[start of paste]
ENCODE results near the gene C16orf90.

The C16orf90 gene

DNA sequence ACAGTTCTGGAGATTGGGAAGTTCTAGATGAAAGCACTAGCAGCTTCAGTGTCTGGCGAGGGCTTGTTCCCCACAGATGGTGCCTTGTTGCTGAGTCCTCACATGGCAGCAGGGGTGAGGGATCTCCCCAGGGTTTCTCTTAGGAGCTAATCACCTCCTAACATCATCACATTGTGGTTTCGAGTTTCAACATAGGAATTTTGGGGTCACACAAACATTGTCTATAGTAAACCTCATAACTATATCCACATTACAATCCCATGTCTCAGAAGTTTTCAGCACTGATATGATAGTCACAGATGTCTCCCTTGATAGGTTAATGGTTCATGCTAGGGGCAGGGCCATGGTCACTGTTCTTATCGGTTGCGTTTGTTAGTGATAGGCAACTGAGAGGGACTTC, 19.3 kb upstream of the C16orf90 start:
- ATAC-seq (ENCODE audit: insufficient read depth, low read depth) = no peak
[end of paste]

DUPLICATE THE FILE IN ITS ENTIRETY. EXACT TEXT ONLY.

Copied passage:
ENCODE results near the gene C16orf90.

The C16orf90 gene

DNA sequence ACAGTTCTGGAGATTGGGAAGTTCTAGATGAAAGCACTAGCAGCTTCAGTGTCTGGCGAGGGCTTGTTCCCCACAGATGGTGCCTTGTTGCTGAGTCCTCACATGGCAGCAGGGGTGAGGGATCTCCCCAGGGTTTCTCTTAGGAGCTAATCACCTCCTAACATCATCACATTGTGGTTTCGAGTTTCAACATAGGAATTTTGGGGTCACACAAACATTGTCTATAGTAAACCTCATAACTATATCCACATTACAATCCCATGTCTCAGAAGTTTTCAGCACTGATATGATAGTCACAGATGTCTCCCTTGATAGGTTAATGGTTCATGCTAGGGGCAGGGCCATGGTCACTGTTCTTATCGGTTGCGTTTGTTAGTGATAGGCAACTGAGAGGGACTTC, 19.3 kb upstream of the C16orf90 start:
- ATAC-seq (ENCODE audit: insufficient read depth, low read depth) = no peak